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'great help' Nathan Carter reveals he went to therapist after listening to Bressie's podcast

"That was a big thing, for me to go to a therapist... It was a great help"

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Nathan Carter Pic: Fran Veale

Nathan Carter Pic: Fran Veale

Nathan Carter Pic: Fran Veale

COUNTRY superstar Nathan Carter revealed how Niall 'Bressie' Breslin personally put him in touch with a therapist as he struggled to cope with his career stalling due to the Covid shutdowns over the last two years.

Carter (31), who first shot to fame with his Wagon Wheel smash hit song, eventually found a lifeline for his anxiety and depression while listening to Bressie discussing mental health issues with Imelda May on his podcast, Where Is My Mind.

"You don't realise how much you miss something until it's taken away," Nathan tells the Sunday World.

"I had often said that I'd love to take three months off, or six months off, but I'll never be saying that again."

The lack of work and uncertainty about the future eventually took its toll on his mental health.

"I was listening to Niall Breslin's podcast and Imelda May was on it, and there were different therapists talking about the issues.

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Niall 'Bressie' Breslin

Niall 'Bressie' Breslin

Niall 'Bressie' Breslin

"It sounded so normal, the way they talked about it. So I thought, 'what have I got to lose by trying this?' I contacted Bressie and he gave me the number of the girl that he works with, who is a really qualified therapist in lots of different therapies.

"It was a great help. They don't solve everything, obviously, but it's just a matter of being able to talk, because sometimes you don't want to talk to your family or your closest friends about any of that stuff… you don't want to burden them.

"I would definitely still urge anybody that's feeling down or feeling not in the right place to go and chat to someone.

"I found the lady I went to said hardly anything, and I just literally sat chatting for an hour. You don't realise how much you have to get off your chest and that you need to talk to someone.

"It's having someone to sit there and listen to your problems. It's not about them, it's about you.

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Nathan Carter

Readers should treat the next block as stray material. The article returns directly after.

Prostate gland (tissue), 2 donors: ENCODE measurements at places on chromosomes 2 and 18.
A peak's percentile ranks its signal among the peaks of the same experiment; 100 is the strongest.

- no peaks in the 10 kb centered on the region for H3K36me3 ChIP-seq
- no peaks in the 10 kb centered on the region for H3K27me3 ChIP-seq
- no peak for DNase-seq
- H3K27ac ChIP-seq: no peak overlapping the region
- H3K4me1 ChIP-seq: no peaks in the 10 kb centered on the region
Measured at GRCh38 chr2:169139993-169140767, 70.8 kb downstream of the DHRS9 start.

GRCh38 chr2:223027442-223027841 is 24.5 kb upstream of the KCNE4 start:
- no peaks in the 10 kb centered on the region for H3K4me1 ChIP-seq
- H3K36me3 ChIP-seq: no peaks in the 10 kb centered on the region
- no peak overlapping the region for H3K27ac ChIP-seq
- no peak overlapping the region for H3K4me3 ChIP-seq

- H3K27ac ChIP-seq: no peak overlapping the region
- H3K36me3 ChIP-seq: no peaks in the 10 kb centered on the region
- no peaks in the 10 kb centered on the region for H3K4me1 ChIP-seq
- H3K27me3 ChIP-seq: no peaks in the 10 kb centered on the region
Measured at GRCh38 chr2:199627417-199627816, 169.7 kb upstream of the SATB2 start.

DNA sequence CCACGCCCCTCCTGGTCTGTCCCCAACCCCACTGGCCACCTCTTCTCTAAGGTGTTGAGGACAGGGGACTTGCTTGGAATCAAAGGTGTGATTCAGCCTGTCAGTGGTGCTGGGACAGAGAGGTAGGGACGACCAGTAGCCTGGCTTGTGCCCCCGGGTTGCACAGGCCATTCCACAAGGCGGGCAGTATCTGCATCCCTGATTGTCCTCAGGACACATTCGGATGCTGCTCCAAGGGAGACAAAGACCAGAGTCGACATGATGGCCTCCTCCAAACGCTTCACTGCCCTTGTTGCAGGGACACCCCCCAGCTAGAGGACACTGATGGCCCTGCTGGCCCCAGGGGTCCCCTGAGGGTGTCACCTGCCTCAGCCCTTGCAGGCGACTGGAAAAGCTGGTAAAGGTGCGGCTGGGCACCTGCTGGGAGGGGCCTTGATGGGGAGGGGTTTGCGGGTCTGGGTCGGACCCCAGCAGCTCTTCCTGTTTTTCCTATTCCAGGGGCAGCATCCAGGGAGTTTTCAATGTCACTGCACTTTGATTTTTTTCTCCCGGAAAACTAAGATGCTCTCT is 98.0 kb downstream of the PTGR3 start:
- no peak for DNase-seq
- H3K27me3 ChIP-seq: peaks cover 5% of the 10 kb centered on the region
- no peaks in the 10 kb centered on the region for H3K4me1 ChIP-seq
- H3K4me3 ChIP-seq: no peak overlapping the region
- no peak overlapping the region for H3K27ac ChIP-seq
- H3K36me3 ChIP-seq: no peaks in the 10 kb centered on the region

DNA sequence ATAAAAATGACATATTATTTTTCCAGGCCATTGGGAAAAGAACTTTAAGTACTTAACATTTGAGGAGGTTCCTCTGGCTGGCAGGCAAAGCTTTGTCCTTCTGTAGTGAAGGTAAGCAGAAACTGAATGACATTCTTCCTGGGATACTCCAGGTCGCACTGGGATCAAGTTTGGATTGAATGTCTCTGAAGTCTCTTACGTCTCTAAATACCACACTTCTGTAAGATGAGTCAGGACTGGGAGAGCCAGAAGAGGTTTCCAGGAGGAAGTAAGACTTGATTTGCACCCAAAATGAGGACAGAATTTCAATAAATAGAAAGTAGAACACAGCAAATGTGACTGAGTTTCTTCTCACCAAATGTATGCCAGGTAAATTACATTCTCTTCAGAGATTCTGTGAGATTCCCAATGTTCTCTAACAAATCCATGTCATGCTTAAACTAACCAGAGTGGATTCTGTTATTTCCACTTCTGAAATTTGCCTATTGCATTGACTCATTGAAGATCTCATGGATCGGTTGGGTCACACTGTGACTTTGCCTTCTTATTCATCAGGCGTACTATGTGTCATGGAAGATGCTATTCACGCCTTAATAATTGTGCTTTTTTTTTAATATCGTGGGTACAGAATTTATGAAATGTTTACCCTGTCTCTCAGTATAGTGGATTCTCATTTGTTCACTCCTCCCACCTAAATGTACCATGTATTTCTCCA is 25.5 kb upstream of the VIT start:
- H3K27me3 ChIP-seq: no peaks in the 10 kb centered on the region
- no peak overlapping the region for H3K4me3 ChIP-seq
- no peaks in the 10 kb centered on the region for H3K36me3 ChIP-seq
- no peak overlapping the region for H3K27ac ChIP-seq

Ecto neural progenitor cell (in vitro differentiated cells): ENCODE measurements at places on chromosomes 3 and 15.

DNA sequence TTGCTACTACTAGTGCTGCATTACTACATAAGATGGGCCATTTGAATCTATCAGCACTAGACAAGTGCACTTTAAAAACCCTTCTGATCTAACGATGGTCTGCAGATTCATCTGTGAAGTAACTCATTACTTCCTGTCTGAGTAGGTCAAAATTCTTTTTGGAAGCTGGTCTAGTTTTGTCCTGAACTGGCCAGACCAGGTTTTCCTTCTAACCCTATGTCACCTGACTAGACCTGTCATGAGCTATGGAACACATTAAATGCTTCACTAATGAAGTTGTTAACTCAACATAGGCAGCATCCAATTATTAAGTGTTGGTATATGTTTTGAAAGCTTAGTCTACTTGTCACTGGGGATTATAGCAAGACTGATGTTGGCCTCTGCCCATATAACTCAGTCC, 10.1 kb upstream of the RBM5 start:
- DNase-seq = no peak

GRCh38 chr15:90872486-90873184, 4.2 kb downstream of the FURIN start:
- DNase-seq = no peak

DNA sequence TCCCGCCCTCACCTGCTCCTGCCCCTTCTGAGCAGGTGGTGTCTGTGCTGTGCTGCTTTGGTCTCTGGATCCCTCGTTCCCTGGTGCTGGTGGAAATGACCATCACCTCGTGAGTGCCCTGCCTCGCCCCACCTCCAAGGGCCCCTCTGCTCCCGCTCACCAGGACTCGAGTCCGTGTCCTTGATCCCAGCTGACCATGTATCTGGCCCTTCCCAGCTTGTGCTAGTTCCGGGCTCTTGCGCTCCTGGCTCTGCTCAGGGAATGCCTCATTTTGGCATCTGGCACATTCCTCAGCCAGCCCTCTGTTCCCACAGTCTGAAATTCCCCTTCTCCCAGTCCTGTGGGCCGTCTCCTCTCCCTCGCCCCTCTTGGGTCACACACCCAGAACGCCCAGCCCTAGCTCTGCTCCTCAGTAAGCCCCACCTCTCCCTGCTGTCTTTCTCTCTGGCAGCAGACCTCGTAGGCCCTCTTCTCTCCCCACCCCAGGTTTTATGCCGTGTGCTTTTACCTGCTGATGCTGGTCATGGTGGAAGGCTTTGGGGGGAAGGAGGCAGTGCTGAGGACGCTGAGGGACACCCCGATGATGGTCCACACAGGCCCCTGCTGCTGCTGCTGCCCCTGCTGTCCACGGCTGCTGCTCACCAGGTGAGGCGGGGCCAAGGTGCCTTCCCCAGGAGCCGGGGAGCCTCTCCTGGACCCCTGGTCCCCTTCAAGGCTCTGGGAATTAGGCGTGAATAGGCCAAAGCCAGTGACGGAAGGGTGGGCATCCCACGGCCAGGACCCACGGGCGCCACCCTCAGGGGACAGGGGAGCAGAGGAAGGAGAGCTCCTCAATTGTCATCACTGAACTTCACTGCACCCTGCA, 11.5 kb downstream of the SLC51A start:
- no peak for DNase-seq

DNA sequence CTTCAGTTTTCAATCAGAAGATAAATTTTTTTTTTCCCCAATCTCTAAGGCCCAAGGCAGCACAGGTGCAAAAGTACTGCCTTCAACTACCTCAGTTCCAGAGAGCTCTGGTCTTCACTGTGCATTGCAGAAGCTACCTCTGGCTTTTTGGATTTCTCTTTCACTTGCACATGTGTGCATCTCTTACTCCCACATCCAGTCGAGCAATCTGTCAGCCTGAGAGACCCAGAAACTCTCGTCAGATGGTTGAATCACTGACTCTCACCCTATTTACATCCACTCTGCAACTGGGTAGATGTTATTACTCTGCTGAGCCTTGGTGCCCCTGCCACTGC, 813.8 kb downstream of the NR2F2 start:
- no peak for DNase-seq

Nathan Carter

Nathan Carter

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"That was a big thing, for me to go to a therapist and to tell people that as well because I have been open about it.

"If me speaking out can help anyone else, then that's great. There was a lot of stigma attached to the idea of going to speak to a therapist, particularly for a man because I think we just like to bottle everything up.

"Not that we're all the same, but men in general are not very good at expressing their feelings."

Did he feel the benefits of it? "I did, I could see the bits where I was going wrong and what I should deal with," Nathan says.

"Stress is the thing, and I could see where the stress is coming from. I couldn't pinpoint it before. I didn't know why I was feeling a bit sh*t some days.

"It was the whole thing of not being able to play music.

"Music is a therapy at the end of the day. When that was taken away from me and I couldn't do it, it had a huge impact on me.

"Then the minute we started gigging again my whole ethos just changed, and I was feeling great again. It's crazy.

"I watched I'm A Celebrity and the footballer David Ginola was saying how a lot of footballers deal badly with it after they finish playing in their mid-30s.

"They go from a massive high to stopping overnight when they retire, and that's the way it was for musicians in the lockdowns.

"You miss the buzz you get from seeing people enjoying what you do, whether it's playing in a pub with 50 people dancing and enjoying themselves, or playing in an arena, it doesn't matter, it's the same thing.

"So it's been a tough couple of years for musicians, and everybody else out there, to be honest."

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Nathan Carter singing with the Deaf Choir in Croke Park for the Pope

Nathan Carter singing with the Deaf Choir in Croke Park for the Pope

Nathan Carter singing with the Deaf Choir in Croke Park for the Pope

Nathan tells how many musicians and technical crew have either left the business or now need to double job in order to make a living as a result of the devastation of the live entertainment business.

"I was so lucky that out of all of my crew I only lost one guy, but most of them are still double jobbing to make ends meet and it's the same across the industry, which is very sad," he reveals.

"These are seriously talented people who have gone to college and studied for years to do what they're really good at doing, and now they can't actually do that as their profession full-time any more.

"My new year's wish is that that won't be the case and professional people within our industry can go and do what they do best, and do what they have worked so hard at all their lives to create their own careers."

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